It's been a dry winter so far in Florida €”
which could mean a bad spring for wildfires, according to press
reports from the state. Gannett's Florida Today
"With no rain to speak of so far in 2012 €” and a
La Ni±a that is keeping the area parched
€” fire officials expect the Space Coast could
soon be up in flames." ("
Nina diverts rain, fuels fire risk
," by Jim Waymer).
When it persists into the summer hurricane season, scientists
say, La Nina €” a period of low sea-surface
temperatures in the Southern Pacific €” tends to
reduce wind shear over the Atlantic basin and helps make for more
and stronger hurricanes (which also, of course, bring rain). But in
winter, La Nina is associated with dry conditions in Florida. "The
jet stream across the southern U.S. is generally weaker and
produces less precipitation," National Weather Service
climatologist Jason Hess told the Florida Times-Union
for little rain could spell trouble for Northeast Florida
Dan Scanlan). "Conditions are not really expected to change much at
all, so just in the past two months we are five inches below the
[rain] level for the winter. €¦ The drought
outlook is severe."
In one recent La Nina year, 1998, Florida had one of its
worst-ever wildfire seasons, with 860,000 acres burned in 10,000
separate fires. Forecasters don't know how bad the coming year will
be, notes Florida Today
€” but according
to the fire service, Florida's five most active fire years in
recent decades have been El Nina years. Since January 1 this year,
, the state has seen 683 wildfires with more than
14,000 acres burned.
Forestry and fire officials are stepping up community outreach
efforts €” including to builders and remodelers,
who can help protect homes and communities by using "firewise"
building and landscaping methods. In an email to
, a wildfire mitigation expert in the Forest
Service's Gainesville office, recommended a pair of online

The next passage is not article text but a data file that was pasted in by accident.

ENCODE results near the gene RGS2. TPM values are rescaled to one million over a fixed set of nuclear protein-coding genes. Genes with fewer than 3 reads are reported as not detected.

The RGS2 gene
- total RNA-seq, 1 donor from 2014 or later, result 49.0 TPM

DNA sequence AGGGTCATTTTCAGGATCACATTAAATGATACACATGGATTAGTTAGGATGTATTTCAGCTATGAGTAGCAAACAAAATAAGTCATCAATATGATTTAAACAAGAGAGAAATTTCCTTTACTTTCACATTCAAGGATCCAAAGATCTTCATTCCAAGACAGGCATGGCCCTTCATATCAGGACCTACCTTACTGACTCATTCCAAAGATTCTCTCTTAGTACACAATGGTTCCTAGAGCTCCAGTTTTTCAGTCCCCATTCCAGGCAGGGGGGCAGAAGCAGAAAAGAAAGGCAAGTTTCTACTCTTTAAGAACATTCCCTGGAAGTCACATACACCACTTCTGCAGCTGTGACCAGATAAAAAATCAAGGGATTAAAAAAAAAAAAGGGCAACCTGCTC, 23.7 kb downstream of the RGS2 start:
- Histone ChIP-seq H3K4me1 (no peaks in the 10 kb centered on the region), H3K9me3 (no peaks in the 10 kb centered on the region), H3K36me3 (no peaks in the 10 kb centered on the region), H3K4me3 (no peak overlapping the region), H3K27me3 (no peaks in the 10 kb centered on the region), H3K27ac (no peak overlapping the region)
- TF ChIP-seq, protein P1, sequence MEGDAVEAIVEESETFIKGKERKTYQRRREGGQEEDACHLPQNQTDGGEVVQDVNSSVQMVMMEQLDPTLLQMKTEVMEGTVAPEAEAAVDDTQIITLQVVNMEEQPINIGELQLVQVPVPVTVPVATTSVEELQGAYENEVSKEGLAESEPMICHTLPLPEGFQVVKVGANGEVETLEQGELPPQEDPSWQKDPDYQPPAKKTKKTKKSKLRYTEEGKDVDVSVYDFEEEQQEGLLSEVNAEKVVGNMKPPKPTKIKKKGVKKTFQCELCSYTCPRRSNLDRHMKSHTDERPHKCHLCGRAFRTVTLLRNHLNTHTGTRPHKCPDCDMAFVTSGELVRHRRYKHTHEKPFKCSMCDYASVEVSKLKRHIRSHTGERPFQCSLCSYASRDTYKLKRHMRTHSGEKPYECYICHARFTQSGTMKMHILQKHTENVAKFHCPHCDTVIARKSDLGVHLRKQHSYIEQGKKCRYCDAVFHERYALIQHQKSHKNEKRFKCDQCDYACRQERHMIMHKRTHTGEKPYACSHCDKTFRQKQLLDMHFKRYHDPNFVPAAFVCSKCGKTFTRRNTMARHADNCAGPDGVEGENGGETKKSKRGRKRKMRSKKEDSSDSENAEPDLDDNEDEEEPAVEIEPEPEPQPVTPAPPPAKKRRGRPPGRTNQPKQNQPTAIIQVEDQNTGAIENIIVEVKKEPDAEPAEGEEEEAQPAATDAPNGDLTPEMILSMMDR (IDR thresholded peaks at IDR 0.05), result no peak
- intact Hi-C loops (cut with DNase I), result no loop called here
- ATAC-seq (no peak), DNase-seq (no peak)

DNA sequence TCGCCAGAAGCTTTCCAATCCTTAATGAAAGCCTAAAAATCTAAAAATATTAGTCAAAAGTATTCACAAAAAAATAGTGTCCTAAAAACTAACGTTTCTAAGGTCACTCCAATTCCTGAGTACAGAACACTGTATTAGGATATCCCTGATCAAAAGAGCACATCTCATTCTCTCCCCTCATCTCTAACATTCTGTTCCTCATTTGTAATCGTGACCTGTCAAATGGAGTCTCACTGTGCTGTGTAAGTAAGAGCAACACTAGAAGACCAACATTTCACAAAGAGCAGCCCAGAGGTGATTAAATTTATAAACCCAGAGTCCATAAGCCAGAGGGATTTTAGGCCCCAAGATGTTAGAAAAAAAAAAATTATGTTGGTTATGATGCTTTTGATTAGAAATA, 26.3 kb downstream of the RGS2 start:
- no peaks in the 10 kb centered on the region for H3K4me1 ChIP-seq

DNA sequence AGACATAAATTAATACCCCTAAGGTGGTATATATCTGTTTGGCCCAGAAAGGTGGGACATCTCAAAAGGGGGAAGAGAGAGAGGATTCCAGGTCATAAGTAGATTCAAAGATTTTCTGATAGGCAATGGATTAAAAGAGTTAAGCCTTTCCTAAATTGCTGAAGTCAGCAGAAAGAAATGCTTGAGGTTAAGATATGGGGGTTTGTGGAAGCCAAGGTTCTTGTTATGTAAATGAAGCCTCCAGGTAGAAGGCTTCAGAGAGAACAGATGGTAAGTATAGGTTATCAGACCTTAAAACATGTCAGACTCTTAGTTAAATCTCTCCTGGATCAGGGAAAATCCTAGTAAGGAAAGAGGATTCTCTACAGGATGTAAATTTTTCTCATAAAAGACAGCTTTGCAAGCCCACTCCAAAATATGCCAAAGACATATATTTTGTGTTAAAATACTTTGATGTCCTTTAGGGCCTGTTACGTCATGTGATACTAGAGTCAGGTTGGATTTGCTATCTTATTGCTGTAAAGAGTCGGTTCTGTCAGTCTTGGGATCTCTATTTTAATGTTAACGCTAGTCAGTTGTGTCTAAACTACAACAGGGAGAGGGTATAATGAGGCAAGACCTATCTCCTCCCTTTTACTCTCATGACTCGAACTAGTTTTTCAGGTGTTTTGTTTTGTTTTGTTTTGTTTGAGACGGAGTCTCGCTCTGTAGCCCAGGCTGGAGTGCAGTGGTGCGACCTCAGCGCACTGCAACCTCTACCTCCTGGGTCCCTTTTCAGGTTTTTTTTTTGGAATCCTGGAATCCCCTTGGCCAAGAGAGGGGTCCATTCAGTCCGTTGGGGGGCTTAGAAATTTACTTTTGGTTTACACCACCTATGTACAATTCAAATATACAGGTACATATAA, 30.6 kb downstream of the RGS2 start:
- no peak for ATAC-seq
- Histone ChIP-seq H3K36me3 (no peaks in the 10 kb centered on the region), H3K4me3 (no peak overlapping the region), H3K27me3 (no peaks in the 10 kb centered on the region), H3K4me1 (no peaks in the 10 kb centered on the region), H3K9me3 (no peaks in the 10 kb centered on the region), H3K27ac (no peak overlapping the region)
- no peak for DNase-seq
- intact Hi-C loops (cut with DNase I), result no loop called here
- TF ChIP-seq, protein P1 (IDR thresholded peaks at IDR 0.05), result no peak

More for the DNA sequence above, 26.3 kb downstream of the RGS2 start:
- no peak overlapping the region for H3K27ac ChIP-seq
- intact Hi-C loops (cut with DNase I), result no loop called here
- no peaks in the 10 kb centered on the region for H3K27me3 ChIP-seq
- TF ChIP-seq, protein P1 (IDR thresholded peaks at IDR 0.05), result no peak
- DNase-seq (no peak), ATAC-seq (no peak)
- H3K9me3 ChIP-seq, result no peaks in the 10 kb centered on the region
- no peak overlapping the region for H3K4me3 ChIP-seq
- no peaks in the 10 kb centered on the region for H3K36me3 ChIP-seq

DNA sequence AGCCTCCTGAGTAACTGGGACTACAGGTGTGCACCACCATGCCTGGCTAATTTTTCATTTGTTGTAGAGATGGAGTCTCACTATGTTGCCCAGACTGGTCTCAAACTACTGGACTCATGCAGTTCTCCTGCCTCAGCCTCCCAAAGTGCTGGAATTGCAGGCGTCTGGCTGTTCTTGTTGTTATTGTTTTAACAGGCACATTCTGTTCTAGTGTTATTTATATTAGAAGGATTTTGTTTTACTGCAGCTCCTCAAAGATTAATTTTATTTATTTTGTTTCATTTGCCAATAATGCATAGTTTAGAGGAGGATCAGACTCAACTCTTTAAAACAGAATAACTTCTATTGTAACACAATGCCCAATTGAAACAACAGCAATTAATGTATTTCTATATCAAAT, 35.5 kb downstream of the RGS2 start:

publications: the National Fire Prevention Association's short
Guide to Landscape and Construction
," and a much longer and
more detailed Florida state publication, "
Risk Reduction in Florida
." A few simple principles
€” such as trimming or removing vegetation near
the home, screening openings, and using rocks or paving rather than
mulch or ground cover near houses €” can go a
long way toward saving houses and neighborhoods when a wildfire
passes through a natural area.
Natural mulch is a fire risk €” but not all
natural mulch is the same. A study by University of Florida,
Florida Forestry Service, and National Institute of Science and
Technology researchers compared the fire spread in four types of
commonly used mulch €” shredded cypress, large
pine bark, small pine bark, and "pine straw" (dry pine needles)
€” under various conditions of dryness ("
and Structural Ignitions from Horticultural Plantings in the
," by Alan Long, Brian Hinton, and
others). Compared to the other three kinds of mulch, pine straw
burned much faster and hotter €” making it a very
risky choice (see videos, above).
Already this year, wildfires have claimed lives in Florida
€” not in homes, however, but on the highway.
Before dawn on the night of January 29, smoke mixed with fog
reduced visibility to zero on Interstate 75 near Gainesville. Ten
people died in the nightmarish pileup that followed ("
on smoky I-75 kills at least 10 people
," by Mike Schneider -